Wednesday, September 18, 2019, marked two years since one of The Suicide Moms’ son, Caleb 18, died by suicide. I went to brunch with The Moms to support Karen, (Caleb’s Mom) and to meet the rest of the group.

They are Karen, Barbara, lost her son Keith 36, Mara, lost her daughter Kara 35, Becky lost her son Adam 22, and Peggy who lost her son E.C. 31.

There were a few tears shed, but they didn’t last long due to the support and love these women doled out for each other, no doubt finding strength in each other’s words and simple presence.

Karen’s son Caleb had made oragami figures and passed them out to his friends on a regular basis. Karen brought adorable oragami birds and passed them out to each of us, as well as dragonfly ornaments that hold significance for her. I was very touched by the parallel gifting between mother and son.

After some catching up, the group discussed their advocacy goals. They are advocating for it to be mandatory in the state of Oklahoma for there to be professional mental health staff on-site in our schools.

There are a few mental health related mandates we could be voting on next fall in our state. The Moms consider any progression toward their ultimate goal as a step in the right direction, but they are pushing for action to be taken immediately so tragedies like theirs happen less often.

Barbara wrote a Dr. Suess-like poem about their advocacy and the pressing need our kids have for mental health care in schools. It was amazing. Before the brunch was over the Moms had made plans to recite the poem together and send it to everyone. I offered to be the videographer. I have to get in on the amazing plight these women are undertaking. Their courage and tenacity is contagious.

I feel so privileged to have met all of The Moms, and I’m particularly proud of one. Barbara amazes me all the time, but I went away today super proud to be her daughter-in-law and so grateful to her son, my late husband, for bringing her into my life.

Although the situations in which I came to meet The Suicide Moms are incredibly tragic, I am grateful to have met them. I feel my own children might be safer knowing The Moms are looking out for them and all of our children who are still here, and giving a voice to those whose memories live on in these beautiful, vivacious women… The Suicide Moms.

Video of the Suicide Moms reciting Barbara’s poem
Barbara advocating for mental health at the Tulsa City Council Meeting

The ACE’s Quiz


My case manager and I were wrapping up a long session of the dreaded “treatment plan” update, when he exclaimed, “Oh, I almost forgot! There is a new quiz we have to do now!”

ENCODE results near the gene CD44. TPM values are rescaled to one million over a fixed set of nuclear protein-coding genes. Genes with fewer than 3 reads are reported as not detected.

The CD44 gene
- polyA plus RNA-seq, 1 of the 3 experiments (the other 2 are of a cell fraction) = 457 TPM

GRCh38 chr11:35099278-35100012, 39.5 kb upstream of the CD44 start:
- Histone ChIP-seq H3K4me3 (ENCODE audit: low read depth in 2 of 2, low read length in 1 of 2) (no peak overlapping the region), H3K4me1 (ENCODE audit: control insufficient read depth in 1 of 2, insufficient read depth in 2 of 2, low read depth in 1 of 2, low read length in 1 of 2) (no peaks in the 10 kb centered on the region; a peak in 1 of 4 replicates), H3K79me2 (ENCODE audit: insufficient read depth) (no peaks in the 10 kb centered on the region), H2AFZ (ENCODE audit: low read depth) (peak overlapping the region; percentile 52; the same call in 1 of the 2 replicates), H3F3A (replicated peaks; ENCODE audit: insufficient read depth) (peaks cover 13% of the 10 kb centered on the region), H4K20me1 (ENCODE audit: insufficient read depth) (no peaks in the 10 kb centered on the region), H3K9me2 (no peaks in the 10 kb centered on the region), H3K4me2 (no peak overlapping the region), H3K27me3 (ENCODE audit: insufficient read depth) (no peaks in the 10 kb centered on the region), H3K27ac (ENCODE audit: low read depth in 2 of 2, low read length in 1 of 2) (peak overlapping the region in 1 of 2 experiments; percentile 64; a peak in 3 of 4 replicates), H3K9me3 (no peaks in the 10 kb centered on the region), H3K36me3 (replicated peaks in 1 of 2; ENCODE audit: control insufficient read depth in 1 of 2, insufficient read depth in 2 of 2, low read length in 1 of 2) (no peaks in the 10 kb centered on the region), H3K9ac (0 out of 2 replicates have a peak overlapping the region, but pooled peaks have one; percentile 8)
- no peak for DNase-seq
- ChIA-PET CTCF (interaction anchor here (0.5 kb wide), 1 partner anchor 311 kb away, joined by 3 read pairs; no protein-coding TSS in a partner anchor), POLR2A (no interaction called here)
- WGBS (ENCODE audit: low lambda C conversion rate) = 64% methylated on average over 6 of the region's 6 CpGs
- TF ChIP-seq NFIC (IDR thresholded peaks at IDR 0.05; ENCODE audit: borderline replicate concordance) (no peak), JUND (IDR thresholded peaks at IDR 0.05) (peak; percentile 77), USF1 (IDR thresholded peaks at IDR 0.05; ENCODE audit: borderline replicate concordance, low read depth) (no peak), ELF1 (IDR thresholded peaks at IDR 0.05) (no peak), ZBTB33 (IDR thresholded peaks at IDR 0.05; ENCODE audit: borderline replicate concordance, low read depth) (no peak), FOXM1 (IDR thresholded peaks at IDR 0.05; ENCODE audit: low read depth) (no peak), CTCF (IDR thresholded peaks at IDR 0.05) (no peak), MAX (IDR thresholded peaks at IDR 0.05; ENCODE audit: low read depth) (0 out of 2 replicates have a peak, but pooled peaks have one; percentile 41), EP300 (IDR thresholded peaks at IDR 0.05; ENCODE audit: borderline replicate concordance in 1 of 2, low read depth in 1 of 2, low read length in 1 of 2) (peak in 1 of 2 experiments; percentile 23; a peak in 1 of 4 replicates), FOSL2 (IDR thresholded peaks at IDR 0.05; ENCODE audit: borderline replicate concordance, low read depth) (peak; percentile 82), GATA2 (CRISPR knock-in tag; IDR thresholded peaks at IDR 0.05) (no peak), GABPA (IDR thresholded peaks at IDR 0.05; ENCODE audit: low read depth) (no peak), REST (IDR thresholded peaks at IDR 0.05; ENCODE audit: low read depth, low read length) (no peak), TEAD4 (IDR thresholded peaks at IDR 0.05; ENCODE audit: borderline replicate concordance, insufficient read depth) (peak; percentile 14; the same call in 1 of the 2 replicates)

He was referring to the ACE’s quiz.

A.C.E is an acronym for “adverse childhood experiences”. The quiz was simple, but the questions were very personal and deep even for us and we are close.

It’s said that the higher your score, the more at risk you are for developing certain adversities later in life.

  • risky health behaviors
  • chronic health conditions
  • low life potential
  • early death

cdc.gov

It’s important to note that the presence of ACEs does not automatically mean you will have any of the aforementioned adversities. It simply means there is a higher risk.

I took the quiz and answered the incredibly personal questions truthfully, ending with a score of 7. I didn’t know what it meant so I looked it up online. A score of 7 is very high. I read with a score higher than 4, things start to get serious.

Click here to read about ACE’s scores and take the quiz.

I began researching deeper into ACEs after a discussion with my mother-in-law over lunch. She informed me she recently began advocating for schools to hire mental health professionals as well as give the ACE quiz to all students. What a fabulous idea. I love it.

My mother-in-law is a force, and I believe she can accomplish this goal. This particular platform means a lot to both of us especially after losing my husband, her son, to suicide. The idea is that the trauma is dealt with instead of sweeping it all under the rug. Not dealing with the issues, is what leads to the problems later.

My husband didn’t have many ACEs at all. In fact, he had a great childhood. He was just sick. With the inclusion of this quiz in schools as well as the presence of mental health professionals, perhaps even the kids who are ” sick” can get help sooner.

The only question I have about the study is why we didn’t have it sooner. I was under the assumption it was common knowledge that abuse and neglect as children affect people later in life. The main point I always heard was that children from abusive homes are more likely to abuse their own kids.

I also thought it was common knowledge children of divorced parents are adversely affected. Bring on the “daddy issues”. If these were statistics widely acknowledged, why in 2019 do we just now have this quiz?

The study actually began in 1995 with the first recorded results becoming available in 1998. I took psychology in college and never had it mentioned. Isn’t that kind of odd?

I am so proud of my mother-in-law for putting herself into this advocacy for our kids. It’s a big deal. She pointed out that since Keith’s death in 2017, me starting my blog about mental health is my way of giving back. I truly hope someone gains insight or simply no longer feels so alone after reading some of my posts. That is my goal.

Do your own research and educate yourselves further regarding this study, as well as take the quiz. I provided a link above.

The world has come a long way in understanding mental health and the effects of trauma. We still have a long way to go, but we have to start somewhere.